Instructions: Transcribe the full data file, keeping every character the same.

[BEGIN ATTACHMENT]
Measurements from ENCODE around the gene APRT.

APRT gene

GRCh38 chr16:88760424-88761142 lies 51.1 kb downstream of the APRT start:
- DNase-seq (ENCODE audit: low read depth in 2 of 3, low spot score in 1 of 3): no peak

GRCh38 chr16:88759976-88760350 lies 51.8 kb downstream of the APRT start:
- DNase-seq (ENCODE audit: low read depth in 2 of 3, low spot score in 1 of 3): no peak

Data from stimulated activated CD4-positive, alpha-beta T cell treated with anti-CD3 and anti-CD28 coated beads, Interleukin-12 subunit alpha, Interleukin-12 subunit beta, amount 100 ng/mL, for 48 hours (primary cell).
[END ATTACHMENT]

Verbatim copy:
Measurements from ENCODE around the gene APRT.

APRT gene

GRCh38 chr16:88760424-88761142 lies 51.1 kb downstream of the APRT start:
- DNase-seq (ENCODE audit: low read depth in 2 of 3, low spot score in 1 of 3): no peak

GRCh38 chr16:88759976-88760350 lies 51.8 kb downstream of the APRT start:
- DNase-seq (ENCODE audit: low read depth in 2 of 3, low spot score in 1 of 3): no peak

Data from stimulated activated CD4-positive, alpha-beta T cell treated with anti-CD3 and anti-CD28 coated beads, Interleukin-12 subunit alpha, Interleukin-12 subunit beta, amount 100 ng/mL, for 48 hours (primary cell).